This does mean crossing the flows in the dark. Bright flashlights and a slow and careful pace is required. I carry at least two flashlights and spare batteries. The bright LED lights that are available these days are excellent, I have a small dive light that can output nearly 1000lm. A full Moon can also assist, the moonlight making it much easier to see across larger distances thus allowing you to plan further ahead and keep your bearings.

What to Carry

Carry plenty of water. I can not stress this enough! It gets hot on the black rock under a tropical Sun. At least a couple liters per person, more if the distance to be covered is greater. You will use that water much more quickly than you planned. I like to use a hydration pack with a sipping tube, it really helps to keep sipping water as you hike along.

I recommend a pair of leather gloves to wear as you cross the fresh flows. In the likely case of a slip or stumble, you can put down a hand without that hand being shredded on the glassy surface. A hat and sunscreen is also on the necessity list. The weather can vary from blazing sun to heavy rain in short order. Some sort of rain-gear is useful. I keep an old military rain poncho in my pack, it keeps me dry without being stifling in the warm tropical air.

A GPS or GPS app for your phone is very useful. Lately I have been playing with an app called EveryTrail that has some nice features. Getting lost is difficult with the ocean on one side and the pali on the other. But a GPS can indicate how far you have come as well as the route and distance back to the vehicle. You can also use GPS to stay on the old highway right-of-way to avoid trespassing on private land.

Boot Blowout
The end for a favorite pair of boots on the lava flows, get out the duct tape!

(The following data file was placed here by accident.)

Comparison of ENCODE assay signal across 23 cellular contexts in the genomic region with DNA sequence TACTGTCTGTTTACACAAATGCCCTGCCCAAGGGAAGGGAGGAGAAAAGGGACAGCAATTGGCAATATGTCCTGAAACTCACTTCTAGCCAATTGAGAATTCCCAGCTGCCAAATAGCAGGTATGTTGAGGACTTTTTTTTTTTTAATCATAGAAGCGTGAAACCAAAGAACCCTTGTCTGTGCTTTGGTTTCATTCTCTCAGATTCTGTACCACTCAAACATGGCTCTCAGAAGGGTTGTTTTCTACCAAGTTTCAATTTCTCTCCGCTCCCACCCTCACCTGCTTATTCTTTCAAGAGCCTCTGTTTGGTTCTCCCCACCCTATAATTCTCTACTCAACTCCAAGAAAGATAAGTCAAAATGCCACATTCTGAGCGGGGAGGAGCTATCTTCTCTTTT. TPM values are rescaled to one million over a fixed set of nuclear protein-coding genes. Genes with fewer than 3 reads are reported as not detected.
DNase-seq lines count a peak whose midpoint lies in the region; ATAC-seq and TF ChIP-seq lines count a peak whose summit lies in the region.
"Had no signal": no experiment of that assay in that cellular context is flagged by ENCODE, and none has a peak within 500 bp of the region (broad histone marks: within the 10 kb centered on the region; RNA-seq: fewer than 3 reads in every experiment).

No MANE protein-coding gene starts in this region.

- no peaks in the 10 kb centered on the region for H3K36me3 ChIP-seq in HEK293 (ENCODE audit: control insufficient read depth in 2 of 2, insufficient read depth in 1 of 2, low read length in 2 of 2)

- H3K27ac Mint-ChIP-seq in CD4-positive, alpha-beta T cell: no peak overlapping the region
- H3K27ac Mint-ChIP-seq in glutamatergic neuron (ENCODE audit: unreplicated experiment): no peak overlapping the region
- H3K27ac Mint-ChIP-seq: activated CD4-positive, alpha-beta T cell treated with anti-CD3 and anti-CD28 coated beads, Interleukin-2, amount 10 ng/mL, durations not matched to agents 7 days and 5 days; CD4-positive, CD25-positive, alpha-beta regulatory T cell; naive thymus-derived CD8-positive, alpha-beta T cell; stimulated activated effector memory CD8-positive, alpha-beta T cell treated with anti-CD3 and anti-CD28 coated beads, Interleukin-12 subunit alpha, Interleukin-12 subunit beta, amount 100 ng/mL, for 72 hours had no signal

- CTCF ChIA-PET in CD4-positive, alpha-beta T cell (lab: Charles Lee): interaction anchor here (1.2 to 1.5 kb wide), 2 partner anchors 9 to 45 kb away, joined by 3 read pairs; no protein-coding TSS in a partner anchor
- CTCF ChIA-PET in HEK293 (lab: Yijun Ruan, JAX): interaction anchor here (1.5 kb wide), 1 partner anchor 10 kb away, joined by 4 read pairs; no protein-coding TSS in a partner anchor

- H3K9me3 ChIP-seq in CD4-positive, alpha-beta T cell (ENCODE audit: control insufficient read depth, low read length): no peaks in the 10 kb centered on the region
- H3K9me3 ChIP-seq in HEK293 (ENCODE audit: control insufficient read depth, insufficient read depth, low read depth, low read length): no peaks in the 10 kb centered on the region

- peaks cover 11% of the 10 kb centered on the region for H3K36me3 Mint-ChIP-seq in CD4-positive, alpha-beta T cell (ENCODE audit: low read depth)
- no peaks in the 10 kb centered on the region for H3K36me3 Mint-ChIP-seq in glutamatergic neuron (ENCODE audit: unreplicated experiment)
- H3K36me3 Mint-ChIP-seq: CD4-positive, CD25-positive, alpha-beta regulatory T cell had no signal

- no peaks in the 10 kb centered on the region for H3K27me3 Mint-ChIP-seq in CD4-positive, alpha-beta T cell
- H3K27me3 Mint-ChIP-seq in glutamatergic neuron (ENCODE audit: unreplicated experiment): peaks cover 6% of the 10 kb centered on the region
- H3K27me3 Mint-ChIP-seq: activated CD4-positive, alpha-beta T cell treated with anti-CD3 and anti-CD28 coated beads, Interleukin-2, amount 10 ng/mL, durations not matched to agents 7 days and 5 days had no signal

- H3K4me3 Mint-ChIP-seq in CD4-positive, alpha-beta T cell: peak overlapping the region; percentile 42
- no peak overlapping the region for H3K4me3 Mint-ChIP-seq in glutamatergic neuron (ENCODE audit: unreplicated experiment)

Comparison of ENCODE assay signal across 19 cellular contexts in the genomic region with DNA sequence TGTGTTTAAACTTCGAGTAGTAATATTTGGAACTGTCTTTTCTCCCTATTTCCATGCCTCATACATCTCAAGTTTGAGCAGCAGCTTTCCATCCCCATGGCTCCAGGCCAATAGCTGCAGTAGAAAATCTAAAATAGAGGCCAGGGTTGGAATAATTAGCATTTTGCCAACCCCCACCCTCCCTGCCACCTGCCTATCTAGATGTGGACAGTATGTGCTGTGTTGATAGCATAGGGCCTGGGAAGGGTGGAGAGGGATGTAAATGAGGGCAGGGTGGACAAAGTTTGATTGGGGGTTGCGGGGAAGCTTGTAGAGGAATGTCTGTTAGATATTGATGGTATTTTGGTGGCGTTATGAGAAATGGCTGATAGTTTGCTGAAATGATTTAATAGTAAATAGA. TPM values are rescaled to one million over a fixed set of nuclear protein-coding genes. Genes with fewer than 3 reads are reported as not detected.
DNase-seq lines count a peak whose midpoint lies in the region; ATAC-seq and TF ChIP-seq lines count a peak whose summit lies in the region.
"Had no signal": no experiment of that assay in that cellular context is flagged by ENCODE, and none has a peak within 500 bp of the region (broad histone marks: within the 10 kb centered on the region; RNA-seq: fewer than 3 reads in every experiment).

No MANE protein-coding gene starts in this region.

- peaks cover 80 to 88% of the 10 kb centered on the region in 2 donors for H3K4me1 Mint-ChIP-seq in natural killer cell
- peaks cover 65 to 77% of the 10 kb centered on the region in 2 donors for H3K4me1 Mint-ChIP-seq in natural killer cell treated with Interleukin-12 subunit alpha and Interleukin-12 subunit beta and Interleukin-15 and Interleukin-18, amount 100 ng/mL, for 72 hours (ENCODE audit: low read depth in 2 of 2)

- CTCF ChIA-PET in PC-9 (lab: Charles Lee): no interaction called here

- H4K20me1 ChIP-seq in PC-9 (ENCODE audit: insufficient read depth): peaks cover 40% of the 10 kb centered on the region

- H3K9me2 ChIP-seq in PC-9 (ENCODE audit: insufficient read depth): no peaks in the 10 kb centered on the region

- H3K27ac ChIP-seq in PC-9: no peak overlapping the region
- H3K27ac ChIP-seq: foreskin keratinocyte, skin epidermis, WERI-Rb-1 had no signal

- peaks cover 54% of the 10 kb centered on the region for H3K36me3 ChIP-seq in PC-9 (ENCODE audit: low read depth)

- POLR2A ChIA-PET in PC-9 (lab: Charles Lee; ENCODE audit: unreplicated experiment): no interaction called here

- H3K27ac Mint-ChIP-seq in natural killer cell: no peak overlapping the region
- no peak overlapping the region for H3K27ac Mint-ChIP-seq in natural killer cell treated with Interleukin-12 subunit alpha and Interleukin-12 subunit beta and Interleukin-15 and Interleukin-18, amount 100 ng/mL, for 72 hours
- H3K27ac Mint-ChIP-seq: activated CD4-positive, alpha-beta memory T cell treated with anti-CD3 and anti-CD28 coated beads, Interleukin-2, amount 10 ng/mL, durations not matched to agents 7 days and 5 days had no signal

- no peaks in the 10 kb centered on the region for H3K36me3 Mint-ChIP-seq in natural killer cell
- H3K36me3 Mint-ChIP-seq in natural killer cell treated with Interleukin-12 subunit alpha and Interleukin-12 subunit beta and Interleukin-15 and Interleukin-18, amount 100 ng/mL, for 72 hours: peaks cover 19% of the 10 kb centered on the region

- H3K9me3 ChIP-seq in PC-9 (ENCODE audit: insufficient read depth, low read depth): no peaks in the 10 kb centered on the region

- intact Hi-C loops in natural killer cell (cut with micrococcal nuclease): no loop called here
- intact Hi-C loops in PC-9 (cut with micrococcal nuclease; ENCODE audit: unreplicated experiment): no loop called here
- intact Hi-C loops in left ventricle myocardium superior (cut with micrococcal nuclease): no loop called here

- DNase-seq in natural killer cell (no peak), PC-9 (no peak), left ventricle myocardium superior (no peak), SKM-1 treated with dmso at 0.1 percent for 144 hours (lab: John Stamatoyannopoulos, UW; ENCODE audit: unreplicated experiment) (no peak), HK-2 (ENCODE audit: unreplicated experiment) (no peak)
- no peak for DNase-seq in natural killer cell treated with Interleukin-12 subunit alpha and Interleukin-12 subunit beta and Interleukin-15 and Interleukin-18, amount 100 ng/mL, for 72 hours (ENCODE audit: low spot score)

Proper footwear is a must! Sturdy boots or shoes required to traverse the fresh lava surface. The freshest lava is covered by a layer of volcanic glass shards that crunch underfoot at every step. Occasionally bits of rock that looked solid enough will give way and collapse. I have seen folks start out onto the lava in sandals or rubbah slippahs, they quickly turn back for good reason.

I have done the hike in Teva trail sandals, but only for shorter distances. Without proper side protection I really do not recommend it.

You may not want to use the new boots either. Your footwear will look a bit chewed-on after this hike as the rough lava takes its toll. The last trip out I wore my older boots, knowing they get a bit worn by the hike. halfway back the whole toe section gave way with a crack through the sole. Luckily I had a partial roll of duct tape in my pack, I was able to patch up the boot enough to continue on with little trouble.

Other Precautions

Carry a cell phone. Coverage can be spotty on the coastal plain, but there is usually a signal. If you do require assistance it is possible to make the call to get help.

This is Puna, the “interesting” side of the island. Leave nothing of value in the car, even when parking at the county viewing area.

Check out the National Park Service video embedded here. It says many of the same things, with a few other precautions about the hazards of the ocean entry. There are also some simple, but reasonably accurate animations that are quite informative.

If you do take the hike, take care and enjoy the experience. I am already planning my next trek out onto the lava. This is one of the best places in the world to witness the raw power of nature.

Lava safety video from the National Park Service

Author: Andrew

An electrical engineer, amateur astronomer, and diver, living and working on the island of Hawaiʻi.